National Guard (El Salvador)
Arm Patch of the Guardia Nacional
|Motto||El Honor es Nuestra Divisa
Honour is Our Emblem
|Legal personality||Governmental: Government agency|
|Legal jurisdiction||As per operations jurisdiction.|
The Guardia Nacional (National Guard) of El Salvador was the Salvadoran gendarmerie. It was founded in 1912 by President Dr. Manuel Enrique Araujo. As agreed in the Chapultepec Peace Accords, it was disbanded on 16 January 1992. Its motto was "El honor es nuestra divisa" (Honor is Our Emblem).
Owing to increased demands for higher wages by coffee pickers in rural areas, Salvadoran land owners in the countryside felt the need to create a special public security force to protect their interests. Previous law enforcement and task force efforts failed to yield satisfactory results. The task forces were patrolling soldiers, commanded by an army officer, scattered throughout the country. They were unprepared in the fight against crime in its various guises, and were thus incapable of stopping thefts, killings, rapes and so on. Criminals of that era were using topographical features to hide from the authorities.
This was the primary reason that prompted the President of the Republic Dr. Manuel Enrique Araujo, to create the National Guard. A corps made up of specially trained men with modern equipment and uniformed appropriately for the type of coffee plantations where they were going to act was needed. Furthermore, it was legally constituted to support its actions and proceedings against the offenders to extend the scope of justice to the most remote areas.
Dr. Araujo gave the Engineer and General José María Peralta Lagos, Minister of War and Navy, to study the organization and functioning of the police forces of Europe.
Peralta Lagos, a graduate of the Military Academy of Spain in 1897, used, Spanish Guardia Civil as a model on February 3, 1912, by Executive Order, in the Department of the Interior, at the facilities occupied by the Sixth Infantry Regiment and later by the Ecole Normale "Alberto Masferrer," the National Guard was formally established.[clarification needed]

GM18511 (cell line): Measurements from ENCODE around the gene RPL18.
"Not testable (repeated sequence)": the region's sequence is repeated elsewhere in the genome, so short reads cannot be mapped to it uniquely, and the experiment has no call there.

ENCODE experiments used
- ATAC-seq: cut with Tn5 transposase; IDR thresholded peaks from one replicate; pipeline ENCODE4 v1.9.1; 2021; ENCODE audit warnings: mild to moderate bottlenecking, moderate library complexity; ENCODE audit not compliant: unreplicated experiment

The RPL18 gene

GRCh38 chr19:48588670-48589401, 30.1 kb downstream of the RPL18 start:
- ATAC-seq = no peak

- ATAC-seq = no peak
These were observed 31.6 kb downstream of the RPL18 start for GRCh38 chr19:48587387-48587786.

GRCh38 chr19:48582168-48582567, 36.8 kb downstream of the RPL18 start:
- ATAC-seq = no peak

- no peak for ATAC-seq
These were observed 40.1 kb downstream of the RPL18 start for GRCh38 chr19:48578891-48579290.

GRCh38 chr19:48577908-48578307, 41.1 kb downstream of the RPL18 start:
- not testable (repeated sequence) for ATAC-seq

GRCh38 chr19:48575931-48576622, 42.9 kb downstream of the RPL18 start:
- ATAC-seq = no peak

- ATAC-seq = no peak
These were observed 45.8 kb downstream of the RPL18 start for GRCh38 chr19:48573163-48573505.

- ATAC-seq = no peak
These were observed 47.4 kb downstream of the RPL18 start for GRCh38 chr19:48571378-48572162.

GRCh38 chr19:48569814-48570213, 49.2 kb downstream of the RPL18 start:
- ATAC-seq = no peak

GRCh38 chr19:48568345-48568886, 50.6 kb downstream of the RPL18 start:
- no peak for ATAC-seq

Earlier this year the Government engaged the services of Spanish Captain Alfonso Martin Garrido, to organize the National Guard. Captain Garrido previously had served as Inspector General of the National Police, and was assimilated into the Salvadoran army as a colonel. This Spaniard, with vast experience in the Spanish military, was the first director general of the National Guard.
The first standard uniforms used by the National Guard was khaki colored, worn with long pants, with metal buttons running down the front and emblems of the neck. The shoes, leggings and equipment belts were all brown. A felt hat was worn until 1918, when it was changed to straw, which was worn until 1924. These hats were worn with the left wing brim bent upward which carryed a fabric Cockade in the colors of the Flag of El Salvador, the Cockade was changed to metal. The issued weapon was the 7mm Spanish Mauser rifle which was used until 1924. This dress was an early idea of Colonel Garrido.
The first regulation of the National Guard were issued on Sept. 25, 1912, and they were in force until April 12, 1924.
The National Guard in the early depended on the Secretaría de Gobernación (Interior Ministry), but it was the Secretary of War which will provide all resources necessary for its functions and organization.
Over the years, the National Guard, was more and more involved with the life of the nation when on Aug. 20, 1914, it became part of the active Army as a "Special Corps of the Army".
One of his functions as Special Corps under Art. 1 of its Organic Law, was to deliver its services with one faction in properly selected Presidential House.
In mid-1914, the President of the Republic, Dr. Alfonso Quiñónez Molina, brought from Spain a second mission of the Spanish Civil Guard to reorganize the National Guard. The mission was composed of Colonel Jose Tomas Romeu and the Captains Cenjor Manuel Pizarro and Andres Manuel Lopez, who were assimilated into the ranks of lieutenant colonel and colonel respectively.
Under the reorganization, uniforms and equipment were also changed. Khaki cork helmets were introduced, replacing the hats, on which were placed numbers corresponding to each National Guardsman's number, above which was a badge depicting the National Guard insignia and its coat of arms.